The natural world is full of all kinds of strange phenomena, from spooky Brocken specters to chocolate waterfalls. Now, we explain the optical illusion showing the lake that seemingly floats above the sea below.
At the center of a rough triangle between the top of Scotland, the east coast of Iceland, and the west of Norway sits the Faroe Islands. This is a group of around 750 islands that make up a self-governing archipelago with 17 inhabited islands. Once belonging to Norway for hundreds of years, the islands are now part of the Kingdom of Denmark. These islands are between the North Atlantic Ocean and the Norwegian Sea, with no point on any of the islands being more than 4.8 kilometers (3 miles) to the coast. At the top of one of these islands is Lake Sørvágsvatn, which appears to hang above the swirling sea below it.
Lake Sørvágsvatn, also known as Leitisvatn or even "the lake above the ocean", is the largest lake in the Faroe Islands found on the island of Vágar. Lots of photographs of the lake are taken in such a way as to make it seem like the lake is hovering high above the ocean, creating an optical illusion-like effect. In actual fact, the lake sits only 30 meters (98 feet) above sea level and covers an area of 3.4 square kilometers (1.31 square miles).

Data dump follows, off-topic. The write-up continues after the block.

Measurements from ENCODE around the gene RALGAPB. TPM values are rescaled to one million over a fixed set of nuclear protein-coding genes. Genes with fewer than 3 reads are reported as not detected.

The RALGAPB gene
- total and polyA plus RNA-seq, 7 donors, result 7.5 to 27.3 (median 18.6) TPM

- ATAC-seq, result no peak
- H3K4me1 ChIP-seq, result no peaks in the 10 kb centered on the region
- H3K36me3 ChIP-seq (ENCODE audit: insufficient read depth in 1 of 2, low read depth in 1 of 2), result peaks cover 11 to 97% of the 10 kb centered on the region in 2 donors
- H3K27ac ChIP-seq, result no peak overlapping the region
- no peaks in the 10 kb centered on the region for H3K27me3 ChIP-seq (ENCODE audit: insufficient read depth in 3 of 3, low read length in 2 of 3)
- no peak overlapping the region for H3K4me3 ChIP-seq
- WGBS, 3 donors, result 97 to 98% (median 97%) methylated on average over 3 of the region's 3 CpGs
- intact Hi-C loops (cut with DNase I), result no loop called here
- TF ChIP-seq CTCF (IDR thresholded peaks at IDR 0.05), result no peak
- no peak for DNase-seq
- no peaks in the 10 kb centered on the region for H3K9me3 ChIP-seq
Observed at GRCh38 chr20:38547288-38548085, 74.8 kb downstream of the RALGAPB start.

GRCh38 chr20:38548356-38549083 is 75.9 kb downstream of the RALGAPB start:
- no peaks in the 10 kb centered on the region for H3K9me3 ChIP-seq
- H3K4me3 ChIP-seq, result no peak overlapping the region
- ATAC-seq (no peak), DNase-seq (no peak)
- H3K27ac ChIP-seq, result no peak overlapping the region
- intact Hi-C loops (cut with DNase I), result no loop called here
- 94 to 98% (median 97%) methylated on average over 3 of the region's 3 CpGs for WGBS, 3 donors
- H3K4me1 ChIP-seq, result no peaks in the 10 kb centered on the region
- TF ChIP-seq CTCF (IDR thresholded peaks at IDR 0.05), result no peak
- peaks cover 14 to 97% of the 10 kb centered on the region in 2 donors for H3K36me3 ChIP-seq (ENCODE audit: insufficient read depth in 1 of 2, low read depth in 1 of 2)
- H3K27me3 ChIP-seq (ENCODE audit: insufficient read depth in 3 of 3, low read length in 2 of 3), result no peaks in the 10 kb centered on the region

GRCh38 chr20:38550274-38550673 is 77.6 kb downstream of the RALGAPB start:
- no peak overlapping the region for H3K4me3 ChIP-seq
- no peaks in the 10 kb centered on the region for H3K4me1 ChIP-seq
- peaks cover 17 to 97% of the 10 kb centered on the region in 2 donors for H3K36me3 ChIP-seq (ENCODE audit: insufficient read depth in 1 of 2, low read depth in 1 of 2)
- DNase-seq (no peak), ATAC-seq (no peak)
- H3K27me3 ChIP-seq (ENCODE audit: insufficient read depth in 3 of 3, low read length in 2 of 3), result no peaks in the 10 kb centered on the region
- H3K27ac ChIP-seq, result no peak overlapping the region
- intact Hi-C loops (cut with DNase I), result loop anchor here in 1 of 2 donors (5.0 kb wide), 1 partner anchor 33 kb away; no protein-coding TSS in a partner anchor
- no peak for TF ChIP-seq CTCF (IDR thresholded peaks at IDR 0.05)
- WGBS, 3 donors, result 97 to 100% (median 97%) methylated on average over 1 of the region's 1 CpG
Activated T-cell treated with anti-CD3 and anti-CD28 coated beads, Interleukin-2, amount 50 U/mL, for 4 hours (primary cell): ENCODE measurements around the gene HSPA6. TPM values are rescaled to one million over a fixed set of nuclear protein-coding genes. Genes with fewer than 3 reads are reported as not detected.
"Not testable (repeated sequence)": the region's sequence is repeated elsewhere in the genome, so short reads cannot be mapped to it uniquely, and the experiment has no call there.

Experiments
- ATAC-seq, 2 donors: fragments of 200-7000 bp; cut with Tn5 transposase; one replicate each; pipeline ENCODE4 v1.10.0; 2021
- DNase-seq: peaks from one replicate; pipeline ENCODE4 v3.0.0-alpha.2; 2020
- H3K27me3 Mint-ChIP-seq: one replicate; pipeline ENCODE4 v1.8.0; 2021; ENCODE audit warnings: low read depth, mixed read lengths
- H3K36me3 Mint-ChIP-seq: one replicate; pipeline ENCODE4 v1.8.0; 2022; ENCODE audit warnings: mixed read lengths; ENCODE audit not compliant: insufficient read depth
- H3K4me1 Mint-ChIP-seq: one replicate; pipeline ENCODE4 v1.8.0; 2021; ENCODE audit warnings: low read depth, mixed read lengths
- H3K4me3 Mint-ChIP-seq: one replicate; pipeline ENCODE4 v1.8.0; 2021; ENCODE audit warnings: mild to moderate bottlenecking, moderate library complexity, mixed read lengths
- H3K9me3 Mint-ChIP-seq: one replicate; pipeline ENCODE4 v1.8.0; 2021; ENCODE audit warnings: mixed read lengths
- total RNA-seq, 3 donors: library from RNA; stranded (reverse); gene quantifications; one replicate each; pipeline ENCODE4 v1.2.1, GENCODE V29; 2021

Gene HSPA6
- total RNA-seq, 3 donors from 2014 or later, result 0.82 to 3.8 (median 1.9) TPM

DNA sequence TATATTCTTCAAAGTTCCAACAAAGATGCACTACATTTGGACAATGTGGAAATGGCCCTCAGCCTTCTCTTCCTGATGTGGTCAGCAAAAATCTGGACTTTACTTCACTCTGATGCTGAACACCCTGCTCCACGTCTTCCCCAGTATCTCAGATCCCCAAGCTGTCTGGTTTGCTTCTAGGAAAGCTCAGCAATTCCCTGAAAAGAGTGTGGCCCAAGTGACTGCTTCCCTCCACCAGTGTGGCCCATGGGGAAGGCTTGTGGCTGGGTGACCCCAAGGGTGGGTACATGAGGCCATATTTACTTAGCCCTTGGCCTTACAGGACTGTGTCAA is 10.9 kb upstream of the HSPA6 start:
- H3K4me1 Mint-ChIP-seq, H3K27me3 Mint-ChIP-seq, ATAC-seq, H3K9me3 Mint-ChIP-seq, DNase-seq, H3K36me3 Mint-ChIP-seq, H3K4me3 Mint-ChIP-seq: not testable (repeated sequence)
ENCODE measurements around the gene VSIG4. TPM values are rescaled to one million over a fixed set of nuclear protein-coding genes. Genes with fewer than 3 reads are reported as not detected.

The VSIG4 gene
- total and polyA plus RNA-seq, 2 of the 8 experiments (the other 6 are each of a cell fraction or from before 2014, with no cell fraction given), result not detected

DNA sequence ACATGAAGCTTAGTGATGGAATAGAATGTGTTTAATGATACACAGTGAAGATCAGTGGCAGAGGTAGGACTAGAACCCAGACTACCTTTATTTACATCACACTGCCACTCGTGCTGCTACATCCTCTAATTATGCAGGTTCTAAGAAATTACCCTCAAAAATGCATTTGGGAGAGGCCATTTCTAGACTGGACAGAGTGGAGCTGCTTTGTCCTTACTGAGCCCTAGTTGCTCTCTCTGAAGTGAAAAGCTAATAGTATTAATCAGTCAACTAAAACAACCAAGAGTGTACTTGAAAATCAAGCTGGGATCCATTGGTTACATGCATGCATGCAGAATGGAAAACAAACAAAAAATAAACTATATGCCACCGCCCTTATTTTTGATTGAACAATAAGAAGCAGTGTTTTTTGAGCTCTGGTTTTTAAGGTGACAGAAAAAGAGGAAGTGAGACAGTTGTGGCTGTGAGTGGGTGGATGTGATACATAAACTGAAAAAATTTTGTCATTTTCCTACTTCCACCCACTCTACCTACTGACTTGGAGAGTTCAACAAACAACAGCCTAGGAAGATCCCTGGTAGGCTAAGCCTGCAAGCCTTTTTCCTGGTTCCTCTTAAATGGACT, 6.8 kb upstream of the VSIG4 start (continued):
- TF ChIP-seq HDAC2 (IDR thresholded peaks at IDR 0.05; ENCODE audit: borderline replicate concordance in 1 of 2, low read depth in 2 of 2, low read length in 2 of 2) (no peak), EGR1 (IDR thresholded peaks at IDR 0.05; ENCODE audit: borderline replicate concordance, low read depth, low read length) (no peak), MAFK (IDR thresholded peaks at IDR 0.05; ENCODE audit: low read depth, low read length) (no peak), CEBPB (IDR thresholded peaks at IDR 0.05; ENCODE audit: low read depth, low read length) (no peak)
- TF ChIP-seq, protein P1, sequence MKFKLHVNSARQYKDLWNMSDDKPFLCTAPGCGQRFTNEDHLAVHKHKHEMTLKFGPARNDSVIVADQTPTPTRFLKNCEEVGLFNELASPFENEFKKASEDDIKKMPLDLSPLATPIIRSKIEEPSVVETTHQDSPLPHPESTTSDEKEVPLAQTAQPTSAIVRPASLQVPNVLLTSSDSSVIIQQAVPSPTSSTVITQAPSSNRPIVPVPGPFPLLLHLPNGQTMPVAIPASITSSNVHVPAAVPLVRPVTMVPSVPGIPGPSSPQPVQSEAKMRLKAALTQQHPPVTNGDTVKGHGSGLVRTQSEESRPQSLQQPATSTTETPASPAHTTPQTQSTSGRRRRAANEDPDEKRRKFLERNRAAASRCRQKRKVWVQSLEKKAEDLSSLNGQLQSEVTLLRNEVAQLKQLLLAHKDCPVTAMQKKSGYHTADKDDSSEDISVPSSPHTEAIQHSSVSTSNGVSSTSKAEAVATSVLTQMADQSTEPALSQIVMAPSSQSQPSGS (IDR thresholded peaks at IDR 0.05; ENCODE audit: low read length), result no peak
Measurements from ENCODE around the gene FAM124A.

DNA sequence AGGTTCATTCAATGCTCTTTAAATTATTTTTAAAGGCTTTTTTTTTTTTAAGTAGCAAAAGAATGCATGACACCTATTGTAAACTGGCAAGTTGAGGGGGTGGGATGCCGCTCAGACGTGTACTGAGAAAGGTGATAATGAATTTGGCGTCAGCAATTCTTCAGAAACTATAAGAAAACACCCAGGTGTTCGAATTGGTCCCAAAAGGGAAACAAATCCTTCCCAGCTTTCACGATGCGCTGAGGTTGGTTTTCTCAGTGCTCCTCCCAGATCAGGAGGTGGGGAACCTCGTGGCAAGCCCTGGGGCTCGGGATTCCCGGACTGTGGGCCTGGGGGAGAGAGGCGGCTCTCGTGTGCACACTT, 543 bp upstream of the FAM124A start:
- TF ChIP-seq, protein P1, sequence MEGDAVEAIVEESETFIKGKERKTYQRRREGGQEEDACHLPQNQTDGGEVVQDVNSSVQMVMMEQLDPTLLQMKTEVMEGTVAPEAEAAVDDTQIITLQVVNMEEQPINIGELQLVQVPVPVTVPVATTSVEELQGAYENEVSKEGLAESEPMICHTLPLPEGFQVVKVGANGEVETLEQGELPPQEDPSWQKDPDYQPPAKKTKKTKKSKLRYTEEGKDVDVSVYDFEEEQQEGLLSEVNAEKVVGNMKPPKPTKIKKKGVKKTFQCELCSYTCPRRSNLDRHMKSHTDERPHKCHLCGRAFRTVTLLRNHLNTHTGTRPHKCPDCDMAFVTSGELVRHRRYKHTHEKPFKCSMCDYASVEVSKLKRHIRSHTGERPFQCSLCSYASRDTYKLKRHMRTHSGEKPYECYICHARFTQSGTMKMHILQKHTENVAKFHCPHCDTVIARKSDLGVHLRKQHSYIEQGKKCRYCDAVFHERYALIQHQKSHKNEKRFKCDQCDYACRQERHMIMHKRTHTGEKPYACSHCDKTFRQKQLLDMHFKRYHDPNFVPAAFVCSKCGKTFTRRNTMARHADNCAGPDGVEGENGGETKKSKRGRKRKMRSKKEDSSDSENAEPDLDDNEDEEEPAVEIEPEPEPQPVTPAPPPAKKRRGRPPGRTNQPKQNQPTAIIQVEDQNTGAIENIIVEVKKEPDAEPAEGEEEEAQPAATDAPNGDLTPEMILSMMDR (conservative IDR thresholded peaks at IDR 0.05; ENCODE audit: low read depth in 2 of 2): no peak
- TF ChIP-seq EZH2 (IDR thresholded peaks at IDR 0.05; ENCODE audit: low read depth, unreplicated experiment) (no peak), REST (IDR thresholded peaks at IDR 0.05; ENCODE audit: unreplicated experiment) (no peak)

These photographs show just how much the perspective really matters since the lake can be made to look like it’s floating much higher than 30 meters above the ocean. Bøsdalafossur waterfall in the right image below forms part of the lake, allowing water to flow over the edge of the cliff and into the sea below.
The island of Vágar held an important strategic point during World War II. During the British occupation of the Faroe Islands, an airfield was constructed to the west of the lake where the British could monitor for German warships.